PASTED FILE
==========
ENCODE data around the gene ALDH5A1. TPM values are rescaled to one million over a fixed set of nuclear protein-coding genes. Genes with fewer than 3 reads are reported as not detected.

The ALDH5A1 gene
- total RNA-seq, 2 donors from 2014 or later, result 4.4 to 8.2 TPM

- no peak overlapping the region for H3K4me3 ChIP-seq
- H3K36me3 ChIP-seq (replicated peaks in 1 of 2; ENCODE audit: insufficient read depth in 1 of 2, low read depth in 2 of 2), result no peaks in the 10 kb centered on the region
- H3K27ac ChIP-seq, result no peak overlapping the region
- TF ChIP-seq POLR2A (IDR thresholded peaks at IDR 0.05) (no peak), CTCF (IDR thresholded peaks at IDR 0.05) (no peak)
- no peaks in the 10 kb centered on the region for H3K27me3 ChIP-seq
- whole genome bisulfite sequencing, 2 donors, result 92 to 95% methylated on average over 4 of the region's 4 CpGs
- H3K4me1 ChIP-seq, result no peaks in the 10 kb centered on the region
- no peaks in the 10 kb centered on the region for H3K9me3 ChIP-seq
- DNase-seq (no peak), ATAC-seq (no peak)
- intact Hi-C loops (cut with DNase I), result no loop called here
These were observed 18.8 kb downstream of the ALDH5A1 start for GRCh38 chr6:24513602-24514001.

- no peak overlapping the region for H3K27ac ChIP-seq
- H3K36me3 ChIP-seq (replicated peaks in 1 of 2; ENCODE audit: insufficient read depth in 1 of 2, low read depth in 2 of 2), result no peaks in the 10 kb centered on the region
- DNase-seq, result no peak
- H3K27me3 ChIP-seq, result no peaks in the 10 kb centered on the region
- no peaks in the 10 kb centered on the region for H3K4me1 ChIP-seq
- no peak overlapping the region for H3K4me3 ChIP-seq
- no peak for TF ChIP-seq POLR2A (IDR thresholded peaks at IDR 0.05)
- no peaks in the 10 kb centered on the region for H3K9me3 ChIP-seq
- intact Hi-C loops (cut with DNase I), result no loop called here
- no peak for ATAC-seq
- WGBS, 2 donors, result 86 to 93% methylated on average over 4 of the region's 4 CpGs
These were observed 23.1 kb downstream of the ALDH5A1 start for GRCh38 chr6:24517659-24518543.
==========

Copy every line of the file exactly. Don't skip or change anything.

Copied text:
ENCODE data around the gene ALDH5A1. TPM values are rescaled to one million over a fixed set of nuclear protein-coding genes. Genes with fewer than 3 reads are reported as not detected.

The ALDH5A1 gene
- total RNA-seq, 2 donors from 2014 or later, result 4.4 to 8.2 TPM

- no peak overlapping the region for H3K4me3 ChIP-seq
- H3K36me3 ChIP-seq (replicated peaks in 1 of 2; ENCODE audit: insufficient read depth in 1 of 2, low read depth in 2 of 2), result no peaks in the 10 kb centered on the region
- H3K27ac ChIP-seq, result no peak overlapping the region
- TF ChIP-seq POLR2A (IDR thresholded peaks at IDR 0.05) (no peak), CTCF (IDR thresholded peaks at IDR 0.05) (no peak)
- no peaks in the 10 kb centered on the region for H3K27me3 ChIP-seq
- whole genome bisulfite sequencing, 2 donors, result 92 to 95% methylated on average over 4 of the region's 4 CpGs
- H3K4me1 ChIP-seq, result no peaks in the 10 kb centered on the region
- no peaks in the 10 kb centered on the region for H3K9me3 ChIP-seq
- DNase-seq (no peak), ATAC-seq (no peak)
- intact Hi-C loops (cut with DNase I), result no loop called here
These were observed 18.8 kb downstream of the ALDH5A1 start for GRCh38 chr6:24513602-24514001.

- no peak overlapping the region for H3K27ac ChIP-seq
- H3K36me3 ChIP-seq (replicated peaks in 1 of 2; ENCODE audit: insufficient read depth in 1 of 2, low read depth in 2 of 2), result no peaks in the 10 kb centered on the region
- DNase-seq, result no peak
- H3K27me3 ChIP-seq, result no peaks in the 10 kb centered on the region
- no peaks in the 10 kb centered on the region for H3K4me1 ChIP-seq
- no peak overlapping the region for H3K4me3 ChIP-seq
- no peak for TF ChIP-seq POLR2A (IDR thresholded peaks at IDR 0.05)
- no peaks in the 10 kb centered on the region for H3K9me3 ChIP-seq
- intact Hi-C loops (cut with DNase I), result no loop called here
- no peak for ATAC-seq
- WGBS, 2 donors, result 86 to 93% methylated on average over 4 of the region's 4 CpGs
These were observed 23.1 kb downstream of the ALDH5A1 start for GRCh38 chr6:24517659-24518543.